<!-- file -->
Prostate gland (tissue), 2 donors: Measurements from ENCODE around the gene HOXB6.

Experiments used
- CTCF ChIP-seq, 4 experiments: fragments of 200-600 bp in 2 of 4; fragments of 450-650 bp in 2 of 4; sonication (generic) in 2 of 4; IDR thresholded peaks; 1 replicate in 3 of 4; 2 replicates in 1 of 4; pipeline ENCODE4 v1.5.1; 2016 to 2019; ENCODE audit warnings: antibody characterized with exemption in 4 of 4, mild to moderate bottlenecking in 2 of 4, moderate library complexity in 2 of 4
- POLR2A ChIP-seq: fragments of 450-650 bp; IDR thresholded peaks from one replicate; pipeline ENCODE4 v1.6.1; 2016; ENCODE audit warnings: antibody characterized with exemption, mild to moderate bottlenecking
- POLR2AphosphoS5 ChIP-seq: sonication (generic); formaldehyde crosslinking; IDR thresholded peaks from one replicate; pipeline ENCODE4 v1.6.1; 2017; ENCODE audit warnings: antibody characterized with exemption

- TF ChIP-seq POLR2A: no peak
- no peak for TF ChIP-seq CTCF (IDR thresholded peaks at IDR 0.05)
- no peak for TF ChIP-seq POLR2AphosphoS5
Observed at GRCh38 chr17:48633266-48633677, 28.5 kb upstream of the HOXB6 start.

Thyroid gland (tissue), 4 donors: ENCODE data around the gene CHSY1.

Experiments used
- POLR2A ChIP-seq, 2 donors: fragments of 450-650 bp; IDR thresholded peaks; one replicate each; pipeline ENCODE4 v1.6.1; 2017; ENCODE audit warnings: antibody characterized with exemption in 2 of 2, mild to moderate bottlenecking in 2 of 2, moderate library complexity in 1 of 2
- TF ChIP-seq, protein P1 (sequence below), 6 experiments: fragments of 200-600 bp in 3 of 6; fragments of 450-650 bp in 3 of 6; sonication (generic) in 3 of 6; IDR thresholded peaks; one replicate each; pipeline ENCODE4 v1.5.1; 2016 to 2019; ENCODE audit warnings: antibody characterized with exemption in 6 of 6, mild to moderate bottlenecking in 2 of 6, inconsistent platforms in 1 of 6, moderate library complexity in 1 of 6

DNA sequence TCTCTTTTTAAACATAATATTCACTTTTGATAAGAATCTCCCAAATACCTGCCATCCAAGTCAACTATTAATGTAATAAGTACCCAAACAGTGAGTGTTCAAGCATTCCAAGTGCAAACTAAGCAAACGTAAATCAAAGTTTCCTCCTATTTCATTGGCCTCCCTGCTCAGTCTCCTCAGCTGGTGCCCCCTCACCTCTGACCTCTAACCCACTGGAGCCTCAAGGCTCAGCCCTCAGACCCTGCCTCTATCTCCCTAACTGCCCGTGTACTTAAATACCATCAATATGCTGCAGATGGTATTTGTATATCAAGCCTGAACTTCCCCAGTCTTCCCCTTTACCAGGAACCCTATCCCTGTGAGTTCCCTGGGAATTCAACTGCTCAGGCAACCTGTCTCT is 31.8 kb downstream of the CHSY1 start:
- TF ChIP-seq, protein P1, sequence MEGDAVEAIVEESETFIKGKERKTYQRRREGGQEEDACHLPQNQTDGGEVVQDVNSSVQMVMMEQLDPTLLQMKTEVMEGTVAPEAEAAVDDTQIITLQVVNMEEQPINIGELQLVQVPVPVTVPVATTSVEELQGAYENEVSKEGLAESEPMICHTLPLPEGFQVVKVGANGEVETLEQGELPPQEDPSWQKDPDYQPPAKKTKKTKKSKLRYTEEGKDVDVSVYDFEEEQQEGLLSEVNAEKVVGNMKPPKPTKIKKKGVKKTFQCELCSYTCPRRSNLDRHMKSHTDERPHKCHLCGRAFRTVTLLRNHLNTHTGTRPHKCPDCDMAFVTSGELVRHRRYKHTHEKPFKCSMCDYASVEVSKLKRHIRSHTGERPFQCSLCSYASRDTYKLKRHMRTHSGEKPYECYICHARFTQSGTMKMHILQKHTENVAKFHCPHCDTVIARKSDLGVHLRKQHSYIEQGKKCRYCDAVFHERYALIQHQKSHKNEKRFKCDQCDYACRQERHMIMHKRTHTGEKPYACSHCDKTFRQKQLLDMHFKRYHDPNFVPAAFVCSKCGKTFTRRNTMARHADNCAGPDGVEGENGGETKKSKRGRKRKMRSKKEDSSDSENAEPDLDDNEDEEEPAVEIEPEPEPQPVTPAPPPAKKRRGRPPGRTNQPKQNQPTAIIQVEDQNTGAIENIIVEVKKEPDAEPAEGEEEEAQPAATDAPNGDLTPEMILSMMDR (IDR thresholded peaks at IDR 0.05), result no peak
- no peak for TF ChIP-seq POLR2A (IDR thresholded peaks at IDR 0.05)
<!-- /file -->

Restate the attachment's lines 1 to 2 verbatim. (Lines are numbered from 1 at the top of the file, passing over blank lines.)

Prostate gland (tissue), 2 donors: Measurements from ENCODE around the gene HOXB6.

Experiments used